This was writer and critic Cody Delistraty’s expectation after his mother died of cancer. Except he found himself struggling with how little of a roadmap there was for his grief—or the way that it derailed his life, defying commonly-held notions of what normal mourning might look and feel like. He began to ask himself: was it possible that he was grieving wrong? Did other people actually feel like this? That dissonance sparked the beginning of an obsession: to understand how we handle tragedy and grief today, and how his own feelings measured up.
What he found, through both reporting and academic study, is that our modern conception of grief is different than it’s been through much of history. Since about the Second World War, Americans have largely believed they should grieve alone and get over it. This attitude is relatively new—historically, grief has had a commonly accepted place in public life—but our highly individual, productivity-obsessed culture has transformed grief into a solitary experience, and one we think of as a form of virtuous work.
THE GRIEF CURE takes the reader through our contemporary understanding of grieving—and how so many of our foundational notions, like the five stages of grief, deeply miss the mark. The book then moves through the big business that has emerged to capitalize on this private and commodified form of mourning: the Silicon Valley companies developing a technological cure to grief, grifters selling quick solutions, the consultants treating tragedy as a productivity drag. Drawing deeply on a cultural and social history of grief and tragedy, as well as those on the forefront of developing new communal approaches to mourning, the book finally looks towards what more functional responses to grief might look like moving forward.

Cody Delistraty is the culture editor at The Wall Street Journal Magazine. He has written essays and criticism for The New York Times, The New Yorker, The Atlantic and, while living in Paris for several years, he was the European arts columnist for The Paris Review. He has degrees in politics from New York University and history from the University of Oxford. British Vogue named him a best young writer of the year; and he has given corporate talks about tragedy, art, and creativity to companies like PwC.


Commentary editor Noah Rothman takes aim at the “woke left,” comparing them to stern, joyless Puritans who seek to make every daily choice a matter of life or death and break society down into the saintly or sinful.

Fighting Back Against Progressives’ War on Fun
by Noah Rothman
Broadside Books/HarperCollins, July 2022

In Noah Rothman’s view, the Left used to be the party of the hippies and the free spirits. Now it’s home to woke scolds and humorless idealogues. The New Puritans can judge a person’s moral character by their clothes, Netflix queue, fast food favorites, the sports they watch, and the company they keep. No choice is neutral, no sphere is private.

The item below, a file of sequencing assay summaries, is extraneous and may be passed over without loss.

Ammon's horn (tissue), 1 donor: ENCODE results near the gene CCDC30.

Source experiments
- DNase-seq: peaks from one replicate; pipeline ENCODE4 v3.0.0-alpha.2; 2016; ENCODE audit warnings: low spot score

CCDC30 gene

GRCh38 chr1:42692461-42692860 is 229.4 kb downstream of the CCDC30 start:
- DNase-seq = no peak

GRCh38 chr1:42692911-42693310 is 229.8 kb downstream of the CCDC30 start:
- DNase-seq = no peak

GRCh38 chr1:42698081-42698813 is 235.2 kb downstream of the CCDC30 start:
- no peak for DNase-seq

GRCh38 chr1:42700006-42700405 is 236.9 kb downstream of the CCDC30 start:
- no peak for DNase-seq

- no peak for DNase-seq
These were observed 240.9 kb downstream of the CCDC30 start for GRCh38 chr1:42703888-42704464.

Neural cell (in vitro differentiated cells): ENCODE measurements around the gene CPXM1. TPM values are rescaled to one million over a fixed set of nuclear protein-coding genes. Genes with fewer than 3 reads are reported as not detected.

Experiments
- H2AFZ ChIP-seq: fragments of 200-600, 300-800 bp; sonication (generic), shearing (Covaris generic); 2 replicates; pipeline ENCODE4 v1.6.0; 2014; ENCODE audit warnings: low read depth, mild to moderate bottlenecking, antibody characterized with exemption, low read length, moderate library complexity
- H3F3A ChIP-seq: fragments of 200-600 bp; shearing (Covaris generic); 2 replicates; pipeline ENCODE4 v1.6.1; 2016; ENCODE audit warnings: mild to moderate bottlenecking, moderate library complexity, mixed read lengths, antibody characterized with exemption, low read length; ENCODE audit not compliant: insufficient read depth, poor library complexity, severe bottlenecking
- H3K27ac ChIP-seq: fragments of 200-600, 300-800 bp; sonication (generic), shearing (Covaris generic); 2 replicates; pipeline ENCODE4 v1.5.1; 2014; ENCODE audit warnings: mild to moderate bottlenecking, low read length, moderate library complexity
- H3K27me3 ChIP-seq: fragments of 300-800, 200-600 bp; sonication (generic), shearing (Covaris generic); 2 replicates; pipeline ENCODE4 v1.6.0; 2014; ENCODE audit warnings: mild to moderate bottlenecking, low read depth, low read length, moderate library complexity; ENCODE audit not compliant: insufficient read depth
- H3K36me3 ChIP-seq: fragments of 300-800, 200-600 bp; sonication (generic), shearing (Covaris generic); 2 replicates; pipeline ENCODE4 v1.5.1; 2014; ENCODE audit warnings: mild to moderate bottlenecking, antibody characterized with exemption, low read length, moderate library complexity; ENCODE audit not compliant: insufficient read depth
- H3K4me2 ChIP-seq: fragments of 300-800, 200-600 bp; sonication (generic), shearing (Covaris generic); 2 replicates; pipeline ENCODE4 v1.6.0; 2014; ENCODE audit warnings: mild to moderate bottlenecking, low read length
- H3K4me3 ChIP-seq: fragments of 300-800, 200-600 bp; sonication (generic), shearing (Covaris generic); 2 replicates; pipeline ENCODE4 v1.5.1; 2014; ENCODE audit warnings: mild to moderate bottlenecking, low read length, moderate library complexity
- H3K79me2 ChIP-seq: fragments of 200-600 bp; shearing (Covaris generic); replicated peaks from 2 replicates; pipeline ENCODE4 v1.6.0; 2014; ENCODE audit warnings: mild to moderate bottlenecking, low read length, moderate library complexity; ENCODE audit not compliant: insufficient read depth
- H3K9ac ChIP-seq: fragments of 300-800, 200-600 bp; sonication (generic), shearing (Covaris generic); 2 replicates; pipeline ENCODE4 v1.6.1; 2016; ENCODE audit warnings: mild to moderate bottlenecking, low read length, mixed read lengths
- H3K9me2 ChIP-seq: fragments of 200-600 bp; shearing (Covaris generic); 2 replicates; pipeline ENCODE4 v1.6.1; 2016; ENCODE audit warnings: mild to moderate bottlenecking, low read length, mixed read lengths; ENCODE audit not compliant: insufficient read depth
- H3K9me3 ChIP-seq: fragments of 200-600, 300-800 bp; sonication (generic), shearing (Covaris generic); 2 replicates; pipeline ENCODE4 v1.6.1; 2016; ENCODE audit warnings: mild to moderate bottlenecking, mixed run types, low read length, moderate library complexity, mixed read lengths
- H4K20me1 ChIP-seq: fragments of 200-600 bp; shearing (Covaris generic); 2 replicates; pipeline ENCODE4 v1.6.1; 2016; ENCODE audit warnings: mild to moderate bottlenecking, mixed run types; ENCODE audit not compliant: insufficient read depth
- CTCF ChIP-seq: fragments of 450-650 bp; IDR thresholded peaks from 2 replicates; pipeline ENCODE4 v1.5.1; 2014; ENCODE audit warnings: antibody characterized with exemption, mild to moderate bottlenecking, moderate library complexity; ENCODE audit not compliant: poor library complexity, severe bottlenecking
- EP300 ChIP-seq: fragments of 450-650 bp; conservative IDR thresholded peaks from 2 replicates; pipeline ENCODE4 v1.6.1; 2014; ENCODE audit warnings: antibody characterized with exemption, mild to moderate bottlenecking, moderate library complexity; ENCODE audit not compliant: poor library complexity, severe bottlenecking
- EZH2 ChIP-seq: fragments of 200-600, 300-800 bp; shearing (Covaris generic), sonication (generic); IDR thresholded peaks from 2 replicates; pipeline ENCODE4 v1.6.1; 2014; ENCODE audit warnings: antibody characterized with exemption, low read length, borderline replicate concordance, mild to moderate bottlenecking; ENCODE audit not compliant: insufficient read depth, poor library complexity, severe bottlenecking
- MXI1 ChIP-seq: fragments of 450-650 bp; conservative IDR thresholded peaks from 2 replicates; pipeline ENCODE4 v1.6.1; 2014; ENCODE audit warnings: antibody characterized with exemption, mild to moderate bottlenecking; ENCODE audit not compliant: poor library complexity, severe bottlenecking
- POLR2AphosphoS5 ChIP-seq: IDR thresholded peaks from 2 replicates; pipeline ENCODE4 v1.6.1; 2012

Not since the Puritans has a political movement wanted so much power over your thoughts, hobbies, and preferences every minute of your day. In the process, they are sucking the joy out of life.
In THE RISE OF THE NEW PURITANS, Noah Rothman explains how, in pursuit of a better world, progressives are ruining the very things which make life worth living. They’ve created a society full of verbal trip wires and digital witch hunts. Football? Too violent. Fusion food? Appropriation. The nuclear family? Oppressive.
Witty, deeply researched, and thorough, THE RISE OF THE NEW PURITANS encourages us to spurn a movement whose primary goal has become limiting happiness. It uncovers the historical roots of the left’s war on fun and reminds us of the freedom and personal fulfillment at the heart of the American experiment.

Noah Rothman is the associate editor of Commentary Magazine, author of Unjust, and an MSNBC/NBC News contributor.

ON BELONGING de Kim Samuel

In an age of social isolation, what does it mean to belong?

Finding Connection in an Age of Isolation
by Kim Samuel
Abrams Press, September 2022

Humanity is at an inflection point. Stress, disconnection, and increasing environmental degradation have people yearning for more than just material progress, personal freedom, or political stability. We are searching for deeper connection. We are longing to belong.
ON BELONGING is an exploration of the crisis of social isolation and of the fundamental human need to belong. It considers belonging across four core dimensions: in our relationships with other people, in our rootedness in nature, in our ability to influence political and economic decision-making, and in our finding of meaning and purpose in our lives, with lessons on how to create communities centered on human connection.
A trailblazing advocate and thought leader on questions of social connectedness, Kim Samuel introduces readers to leaders around the world who are doing the work to cultivate belonging. Whether through sports, medicine, music, business, culture, or advocacy, the people and programs in this book offer us meaningful lessons on building a world where we all feel at home.

Kim Samuel dives deeply into one of the most complex issues of twenty-first-century human existence, the results of which can be discovered in this compelling book. ON BELONGING draws narratives from profound life experiences, timeless literature, and cutting-edge academic research. The key to finding potential solutions to so many of the social, ecological, economic, and political challenges we face will be revealed within these pages. Find inspiration and even hope right here!”―Annie Lennox, singer-songwriter and global feminist activist

Kim Samuel is an activist, educator, and movement builder. She is the founder of the Samuel Centre for Social Connected-ness and an academic lecturer at institu-tions including Oxford, Harvard, and McGill Universities. Samuel was recently named the first-ever Fulbright Canada ambassador for diversity and social connectedness. She lives in Toronto.,204,203,200_.jpg